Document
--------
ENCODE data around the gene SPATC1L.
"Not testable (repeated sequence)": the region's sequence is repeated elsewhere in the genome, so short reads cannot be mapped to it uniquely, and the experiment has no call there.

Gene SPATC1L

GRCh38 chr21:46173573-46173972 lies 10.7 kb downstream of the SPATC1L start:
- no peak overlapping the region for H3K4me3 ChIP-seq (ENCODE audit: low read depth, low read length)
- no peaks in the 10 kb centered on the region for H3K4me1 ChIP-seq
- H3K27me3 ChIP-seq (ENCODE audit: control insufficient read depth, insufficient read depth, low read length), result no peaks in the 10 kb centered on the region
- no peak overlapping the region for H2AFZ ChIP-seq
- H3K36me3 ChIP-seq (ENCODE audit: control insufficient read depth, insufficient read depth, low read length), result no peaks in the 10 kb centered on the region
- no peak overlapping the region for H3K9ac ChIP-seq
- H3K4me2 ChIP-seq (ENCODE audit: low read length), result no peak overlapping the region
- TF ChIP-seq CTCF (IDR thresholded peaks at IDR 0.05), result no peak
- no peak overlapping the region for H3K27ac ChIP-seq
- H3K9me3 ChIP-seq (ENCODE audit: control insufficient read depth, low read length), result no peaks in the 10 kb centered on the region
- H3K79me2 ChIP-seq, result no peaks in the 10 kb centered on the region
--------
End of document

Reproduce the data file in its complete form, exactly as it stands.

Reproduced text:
ENCODE data around the gene SPATC1L.
"Not testable (repeated sequence)": the region's sequence is repeated elsewhere in the genome, so short reads cannot be mapped to it uniquely, and the experiment has no call there.

Gene SPATC1L

GRCh38 chr21:46173573-46173972 lies 10.7 kb downstream of the SPATC1L start:
- no peak overlapping the region for H3K4me3 ChIP-seq (ENCODE audit: low read depth, low read length)
- no peaks in the 10 kb centered on the region for H3K4me1 ChIP-seq
- H3K27me3 ChIP-seq (ENCODE audit: control insufficient read depth, insufficient read depth, low read length), result no peaks in the 10 kb centered on the region
- no peak overlapping the region for H2AFZ ChIP-seq
- H3K36me3 ChIP-seq (ENCODE audit: control insufficient read depth, insufficient read depth, low read length), result no peaks in the 10 kb centered on the region
- no peak overlapping the region for H3K9ac ChIP-seq
- H3K4me2 ChIP-seq (ENCODE audit: low read length), result no peak overlapping the region
- TF ChIP-seq CTCF (IDR thresholded peaks at IDR 0.05), result no peak
- no peak overlapping the region for H3K27ac ChIP-seq
- H3K9me3 ChIP-seq (ENCODE audit: control insufficient read depth, low read length), result no peaks in the 10 kb centered on the region
- H3K79me2 ChIP-seq, result no peaks in the 10 kb centered on the region